As shown in FIG. 13, four injectors (fuel injection valves) 16-1, 16-2, 16-3 and 16-4 are provided for the respective intake manifolds coupled respectively to the four cylinders. The first and third injectors 16-1 and 16-3 are controlled b a first transistor Tr1, and the second and fourth injectors 16-2 and 16-4 are controlled by a second transistor Tr2. The first and second transistors Tr1 and Tr2 are driven by an injector driving circuit 35, which is provided in the output port 34. When the first transistor Tr1 is turned ON, the first and third injectors 16-1 and 16-3 are driven at the same time. When the second transistor Tr2 is turned ON, the second and fourth injectors 16-2 and 16-4 are driven at the same time.

It will be noted that the second embodiment of the present invention mainly differs from the aforementioned first embodiment as regards the fuel injection process and the ignition timing control executed by the microcomputer 26. This means that the hardware structure of the first embodiment shown in FIG. 2 can be almost the same as that of the second embodiment. Thus, the hardware structure of the second embodiment is now omitted, and a description will be given of only the fuel injection process and the ignition timing control according to the second embodiment.

FIG. 8 shows the fuel injection procedure and ignition procedure according to the second embodiment. The counter CCRNK used in the second embodiment counts 4 starting from 0 during a crankshaft angle (CA) of 720° corresponding to one cycle, and is then reset to 0. That is, the counter CCRNK outputs 0, 1, 2, 3, 0, 1, . . . in this order. "IN" in FIG. 8 denotes the suction stroke, and 1-5 the ignition timings.

For the sake of convenience, a description will be given of only the control of the first group consisting of the first and third cylinders. The fuel cut control ends at time a1 from which time the fuel injection starts. As is well known, the amounts of fuel sucked into the respective cylinders are different from each other due to the respective timings of the suction strokes related to the cylinders and the times of the ends of the fuel injections. With the above in mind, the following three cases will be described separately. These three cases are such that the end time of the fuel injection which starts from time a1 is (i) within a period X1, (ii) within a period X2 and (iii) within a period X3.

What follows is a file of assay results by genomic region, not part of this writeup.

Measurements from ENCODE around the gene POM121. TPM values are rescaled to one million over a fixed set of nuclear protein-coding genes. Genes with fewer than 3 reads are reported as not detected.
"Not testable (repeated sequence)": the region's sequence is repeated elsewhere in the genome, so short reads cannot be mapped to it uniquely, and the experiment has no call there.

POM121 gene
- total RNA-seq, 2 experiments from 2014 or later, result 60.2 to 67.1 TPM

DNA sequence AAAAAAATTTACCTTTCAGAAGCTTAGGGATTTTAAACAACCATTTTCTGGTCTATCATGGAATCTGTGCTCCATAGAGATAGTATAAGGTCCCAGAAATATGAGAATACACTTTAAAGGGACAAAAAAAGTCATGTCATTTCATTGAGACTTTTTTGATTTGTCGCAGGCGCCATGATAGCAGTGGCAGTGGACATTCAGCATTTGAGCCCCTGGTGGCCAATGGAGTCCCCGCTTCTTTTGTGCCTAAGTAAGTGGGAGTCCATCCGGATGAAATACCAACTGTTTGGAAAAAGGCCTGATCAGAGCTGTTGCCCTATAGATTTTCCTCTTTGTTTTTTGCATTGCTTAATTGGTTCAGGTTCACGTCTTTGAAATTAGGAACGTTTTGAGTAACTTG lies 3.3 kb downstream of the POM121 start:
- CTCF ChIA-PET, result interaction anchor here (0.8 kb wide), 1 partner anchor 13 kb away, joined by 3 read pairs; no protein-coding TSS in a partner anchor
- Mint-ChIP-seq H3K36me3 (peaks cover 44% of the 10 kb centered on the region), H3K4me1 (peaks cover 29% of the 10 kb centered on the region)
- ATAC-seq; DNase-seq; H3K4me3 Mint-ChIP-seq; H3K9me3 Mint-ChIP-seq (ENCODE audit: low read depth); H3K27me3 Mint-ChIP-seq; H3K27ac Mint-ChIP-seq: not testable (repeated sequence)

A description will now be given of the first case where the fuel injection ends within the period Xl. In the first case, the suction stroke 1-1 of the first cylinder and the suction stroke 3-1 of the third cylinder can suck all the fuel injected. Thus, by starting the ignition at the ignition timing 1 the air-fuel mixture taken in both the first and third cylinders can be completely burned.

In the second case where the fuel injection ends within the period X2, suction stroke 1-1 of the first cylinder has not yet been completed when the intake valve (not shown for the sake of simplicity) is closed. That is, the fuel injection still continues when the intake valve is closed. Under this condition, if the ignition is started from the ignition timing 1, lean combustion takes place in the first cylinder, so that back fire may occur. For this reason, the ignition is not started at the time 1 when the end of the fuel injection falls within the period X2. On the other hand, the third cylinder is filled with all the fuel injected. Thus, the ignition is started from the third cylinder, so that the occurrence of back fire can be prevented.

In the third case where the fuel injection ends within the period X3, neither suction stroke 1-1 of the first cylinder nor suction stroke 3-1 of the third cylinder has not yet ended when the intake value is closed. Thus, neither the first cylinder nor the third cylinder is filled with the amount of fuel necessary for combustion. Even if the ignition is started from time 2, lean combustion will take place in the first and third cylinders, so that back fire may occur. In order to eliminate the above disadvantage, the ignition is not carried out at times 1 and 2, but started from the first cylinder in which fuel injected by the next fuel injection performed at time a2 is entirely sucked. Thus, the air-fuel mixture is ignited at the ignition timing 5.

The above-mentioned procedure for the first and third cylinders also holds true for the second and fourth cylinders.